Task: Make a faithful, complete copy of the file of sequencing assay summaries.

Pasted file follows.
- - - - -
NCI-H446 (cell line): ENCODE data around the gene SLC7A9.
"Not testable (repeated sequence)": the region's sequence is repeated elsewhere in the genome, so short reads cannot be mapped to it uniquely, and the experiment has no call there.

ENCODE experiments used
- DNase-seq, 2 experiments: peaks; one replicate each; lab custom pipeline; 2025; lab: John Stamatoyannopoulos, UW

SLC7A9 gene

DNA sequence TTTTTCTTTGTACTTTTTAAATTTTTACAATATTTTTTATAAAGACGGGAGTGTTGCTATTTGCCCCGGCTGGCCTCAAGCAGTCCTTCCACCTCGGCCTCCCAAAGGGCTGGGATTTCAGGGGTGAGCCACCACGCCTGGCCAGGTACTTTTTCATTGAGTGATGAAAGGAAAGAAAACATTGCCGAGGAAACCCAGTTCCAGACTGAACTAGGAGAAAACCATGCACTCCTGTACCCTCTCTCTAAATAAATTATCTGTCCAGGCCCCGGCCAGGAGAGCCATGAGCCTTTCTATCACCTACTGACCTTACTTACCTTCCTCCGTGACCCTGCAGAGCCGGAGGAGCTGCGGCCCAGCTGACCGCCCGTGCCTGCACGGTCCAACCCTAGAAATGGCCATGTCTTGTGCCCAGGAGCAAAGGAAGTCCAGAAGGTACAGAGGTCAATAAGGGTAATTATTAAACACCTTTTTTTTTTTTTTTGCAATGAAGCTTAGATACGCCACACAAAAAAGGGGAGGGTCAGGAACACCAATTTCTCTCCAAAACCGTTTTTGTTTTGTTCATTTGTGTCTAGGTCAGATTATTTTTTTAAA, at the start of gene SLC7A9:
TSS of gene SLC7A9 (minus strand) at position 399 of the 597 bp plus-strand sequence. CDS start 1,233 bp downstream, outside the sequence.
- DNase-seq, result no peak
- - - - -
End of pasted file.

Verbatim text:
NCI-H446 (cell line): ENCODE data around the gene SLC7A9.
"Not testable (repeated sequence)": the region's sequence is repeated elsewhere in the genome, so short reads cannot be mapped to it uniquely, and the experiment has no call there.

ENCODE experiments used
- DNase-seq, 2 experiments: peaks; one replicate each; lab custom pipeline; 2025; lab: John Stamatoyannopoulos, UW

SLC7A9 gene

DNA sequence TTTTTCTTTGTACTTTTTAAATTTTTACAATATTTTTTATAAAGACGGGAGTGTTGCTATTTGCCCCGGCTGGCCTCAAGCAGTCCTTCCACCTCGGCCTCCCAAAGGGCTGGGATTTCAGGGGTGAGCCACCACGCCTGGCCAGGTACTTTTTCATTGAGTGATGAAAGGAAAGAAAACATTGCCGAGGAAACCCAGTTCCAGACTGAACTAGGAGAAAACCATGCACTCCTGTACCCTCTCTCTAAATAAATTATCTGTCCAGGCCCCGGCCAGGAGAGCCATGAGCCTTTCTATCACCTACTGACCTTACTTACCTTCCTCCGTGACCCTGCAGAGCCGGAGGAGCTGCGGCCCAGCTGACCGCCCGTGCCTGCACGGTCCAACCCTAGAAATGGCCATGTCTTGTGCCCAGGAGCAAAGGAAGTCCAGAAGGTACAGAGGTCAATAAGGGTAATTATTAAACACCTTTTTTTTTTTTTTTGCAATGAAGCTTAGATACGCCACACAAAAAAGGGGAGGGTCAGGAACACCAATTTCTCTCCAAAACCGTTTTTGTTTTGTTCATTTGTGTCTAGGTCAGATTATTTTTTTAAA, at the start of gene SLC7A9:
TSS of gene SLC7A9 (minus strand) at position 399 of the 597 bp plus-strand sequence. CDS start 1,233 bp downstream, outside the sequence.
- DNase-seq, result no peak